1.  A 1031 isn’t for personal use.

The provision is only for investment and business property, so you can’t swap your primary residence for another home.   There are ways you can use a 1031 for swapping vacation homes.

2.   Some personal property qualifies.

Most 1031 exchanges are of real estate.  However some exchanges of personal property (say – a valuable painting) can qualify.

3.   “Like-kind” is broad.

Most exchanges must merely be of “like-kind.”  You can exchange an apartment building for raw land, or a ranch for a strip mall.  The rules are surprisingly liberal.  You can even exchange one business for another.

4.   You can do a “delayed” exchange.

An exchange involves a simple swap of one property for another between two people;e.  But the odds of finding someone with the exact property you want who wants the exact property you have are slim.  For that reason the vast majority of exchanges are delayed.  in a delayed exchange, you need a middleman who holds the cash after you “sell” your property and uses it to “buy” the replacement property for you.  That middleman is called the “intermediary.”

5.   You must designate replacement property.

Once the sale of property occurs, the intermediary will receive the cash.  You can’t receive the cash or it will spoil the 1031 treatment.  Also, within 45 days of the sale of your property you must designate the replacement property in writing to the intermediary, specifying the property you want to acquire.

 6.   You can designate multiple replacement properties.

The IRS says you can designate three properties as the designated replacement property so long as you eventually close on one of them.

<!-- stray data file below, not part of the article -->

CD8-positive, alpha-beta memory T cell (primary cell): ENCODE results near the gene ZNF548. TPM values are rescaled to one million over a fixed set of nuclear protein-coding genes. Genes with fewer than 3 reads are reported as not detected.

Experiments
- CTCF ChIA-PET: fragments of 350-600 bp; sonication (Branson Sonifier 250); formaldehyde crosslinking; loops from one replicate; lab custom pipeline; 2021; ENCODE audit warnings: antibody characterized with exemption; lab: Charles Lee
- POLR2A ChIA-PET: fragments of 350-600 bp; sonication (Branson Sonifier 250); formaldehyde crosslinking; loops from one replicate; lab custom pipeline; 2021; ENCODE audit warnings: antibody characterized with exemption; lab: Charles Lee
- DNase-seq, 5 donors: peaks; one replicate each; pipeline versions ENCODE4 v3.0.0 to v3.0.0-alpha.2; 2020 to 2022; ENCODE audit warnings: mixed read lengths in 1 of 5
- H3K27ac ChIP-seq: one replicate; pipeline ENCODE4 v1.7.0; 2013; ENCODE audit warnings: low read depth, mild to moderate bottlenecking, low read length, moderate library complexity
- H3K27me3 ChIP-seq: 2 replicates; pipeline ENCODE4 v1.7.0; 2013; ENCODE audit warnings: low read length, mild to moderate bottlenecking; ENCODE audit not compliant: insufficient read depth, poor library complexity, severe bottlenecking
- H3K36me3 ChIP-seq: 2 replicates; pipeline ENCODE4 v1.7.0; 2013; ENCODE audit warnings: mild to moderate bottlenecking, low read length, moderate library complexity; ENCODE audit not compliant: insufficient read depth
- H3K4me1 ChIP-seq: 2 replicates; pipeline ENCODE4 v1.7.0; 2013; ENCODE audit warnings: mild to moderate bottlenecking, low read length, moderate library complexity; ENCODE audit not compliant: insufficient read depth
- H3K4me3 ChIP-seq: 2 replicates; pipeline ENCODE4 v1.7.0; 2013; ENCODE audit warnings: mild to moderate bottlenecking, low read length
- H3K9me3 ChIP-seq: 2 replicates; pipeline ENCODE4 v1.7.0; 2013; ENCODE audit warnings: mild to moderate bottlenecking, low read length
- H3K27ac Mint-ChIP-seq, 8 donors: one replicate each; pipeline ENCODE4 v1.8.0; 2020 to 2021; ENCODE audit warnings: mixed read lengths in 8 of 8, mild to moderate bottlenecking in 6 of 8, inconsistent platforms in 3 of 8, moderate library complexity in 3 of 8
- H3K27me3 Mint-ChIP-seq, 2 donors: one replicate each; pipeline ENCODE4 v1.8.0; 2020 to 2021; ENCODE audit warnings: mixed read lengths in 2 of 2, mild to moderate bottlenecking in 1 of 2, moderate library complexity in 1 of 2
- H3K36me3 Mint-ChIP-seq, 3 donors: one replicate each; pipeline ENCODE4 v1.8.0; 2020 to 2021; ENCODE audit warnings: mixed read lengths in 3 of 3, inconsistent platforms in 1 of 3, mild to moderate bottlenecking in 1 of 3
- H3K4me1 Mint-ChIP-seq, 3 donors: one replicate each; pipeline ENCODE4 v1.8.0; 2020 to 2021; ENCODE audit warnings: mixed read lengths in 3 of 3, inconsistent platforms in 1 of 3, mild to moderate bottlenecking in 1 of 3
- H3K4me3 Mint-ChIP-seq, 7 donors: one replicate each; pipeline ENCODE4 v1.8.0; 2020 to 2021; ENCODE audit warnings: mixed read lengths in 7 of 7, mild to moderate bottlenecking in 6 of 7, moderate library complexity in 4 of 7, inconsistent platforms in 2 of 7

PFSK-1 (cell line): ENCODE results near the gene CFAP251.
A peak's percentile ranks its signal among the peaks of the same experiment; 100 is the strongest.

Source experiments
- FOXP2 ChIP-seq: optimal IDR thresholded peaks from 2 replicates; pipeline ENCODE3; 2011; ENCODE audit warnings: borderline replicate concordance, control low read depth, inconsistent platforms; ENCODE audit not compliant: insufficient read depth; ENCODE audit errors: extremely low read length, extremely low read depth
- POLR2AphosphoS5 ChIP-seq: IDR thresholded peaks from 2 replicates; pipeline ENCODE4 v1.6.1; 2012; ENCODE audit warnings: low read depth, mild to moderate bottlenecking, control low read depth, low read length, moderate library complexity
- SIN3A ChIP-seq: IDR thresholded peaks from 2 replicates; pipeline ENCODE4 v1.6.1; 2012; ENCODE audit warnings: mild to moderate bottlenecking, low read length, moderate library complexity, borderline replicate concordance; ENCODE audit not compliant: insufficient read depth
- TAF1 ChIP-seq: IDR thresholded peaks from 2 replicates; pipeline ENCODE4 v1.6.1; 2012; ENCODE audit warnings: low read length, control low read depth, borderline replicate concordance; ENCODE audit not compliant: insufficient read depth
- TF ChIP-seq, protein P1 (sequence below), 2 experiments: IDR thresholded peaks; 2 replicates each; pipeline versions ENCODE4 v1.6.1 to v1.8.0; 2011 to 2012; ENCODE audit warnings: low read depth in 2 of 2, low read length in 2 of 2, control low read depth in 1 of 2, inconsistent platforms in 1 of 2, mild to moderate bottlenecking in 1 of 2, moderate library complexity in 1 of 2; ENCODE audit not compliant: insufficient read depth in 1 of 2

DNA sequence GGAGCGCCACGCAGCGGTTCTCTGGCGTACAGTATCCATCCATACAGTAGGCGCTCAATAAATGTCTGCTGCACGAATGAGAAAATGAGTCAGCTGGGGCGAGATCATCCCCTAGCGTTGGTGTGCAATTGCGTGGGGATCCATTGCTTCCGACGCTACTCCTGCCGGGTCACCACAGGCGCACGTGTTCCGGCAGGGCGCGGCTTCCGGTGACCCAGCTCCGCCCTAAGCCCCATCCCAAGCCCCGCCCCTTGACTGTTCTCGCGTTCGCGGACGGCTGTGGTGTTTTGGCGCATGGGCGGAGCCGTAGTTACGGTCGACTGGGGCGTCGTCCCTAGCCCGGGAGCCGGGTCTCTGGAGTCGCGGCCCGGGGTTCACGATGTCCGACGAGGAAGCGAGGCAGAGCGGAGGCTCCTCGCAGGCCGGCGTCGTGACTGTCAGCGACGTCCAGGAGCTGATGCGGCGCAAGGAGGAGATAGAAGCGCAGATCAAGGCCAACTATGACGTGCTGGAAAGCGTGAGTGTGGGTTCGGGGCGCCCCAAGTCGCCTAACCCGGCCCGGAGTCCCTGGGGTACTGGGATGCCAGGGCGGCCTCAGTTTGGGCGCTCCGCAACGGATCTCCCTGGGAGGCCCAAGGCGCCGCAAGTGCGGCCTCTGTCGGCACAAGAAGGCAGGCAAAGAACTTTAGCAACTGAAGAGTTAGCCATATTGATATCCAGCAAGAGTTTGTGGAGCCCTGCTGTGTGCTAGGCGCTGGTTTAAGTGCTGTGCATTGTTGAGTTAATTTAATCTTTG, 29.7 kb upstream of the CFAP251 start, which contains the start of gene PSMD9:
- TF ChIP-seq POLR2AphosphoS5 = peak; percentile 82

7.   You must close within 6 months.

You must close on the property within 180 days of the sale of the old property.  YOu start counting when the sale of your property closes.   If you designate a replacement property 45 days later, you’ll have 135 days left to close on the replacement property.

8.   If you receive cash, it’s taxed.

You may have cash left over the intermediary acquires the replacement property.  If so, the intermediary will pay it to you at the end of hte 180 days.  That cash – known as “boot” – will be taxed as partial sales proceeds from the sale of your property, generally as capital gain.

9.   You must consider mortgages and other debt.

One of the main ways people get into trouble with these transactions is failing to consider loans.  Suppose you had a mortgage of $1-million on the old property, but your mortgage on the new property you receive in exchange is only $900,000.   You have $100,000 of gain that is also classified as “boot,” and it will be taxed.

10.   Using a 1031 for a vacation house requires caution.

You can sell your primary residence and, combined with your spouse, shield $500,000 in capital gain, so long as you’ve lived in your home for two years out of the past five.  But this break isn’t available for your second or vacation home.  Yes, taxpayers can still turn vacation homes into rental properties and do 1031 exchanges.  Example:  You stop using the beach house, rent it out for six months or a year and then exchange it for other real estate.  If you actually get a tenant you’ve probably converted the house investment property, which should make the 1031 exchange OK.

In 2008 the IRS set forth a safe harbor rule.

To meet safe harbor, in each of the two 12 month periods immediately after the exchange: (1) you must rent the dwelling unit to another person for a fair rental rate for 14 days or more; and (2) your own personal use of the dwelling unit cannot exceed the greater of 14 days or 10% of the number of days during the 12-month period.


Relinquished property:  The original property being sold by the taxpayer when making an exchange.

Replacement property:  The new property being acquired by the taxpayer when making an exchange.

Qualified intermediary:  Accommodator, facilitator, qualified escrow holder.  A third party that helps to facilitate the exchange.


4 Demands you need to make of your Real Estate Agent


Are you thinking of buying a home? Are you dreading having to walk through strangers’ houses? Are you concerned about getting the paperwork correct? Hiring a professional real estate agent can take away most of the challenges of buying. A great agent is always worth more than the commission they charge just like a great doctor or great accountant.

You want to deal with one of the best agents in your marketplace. To do this, you must be able to distinguish the average agent from the great one.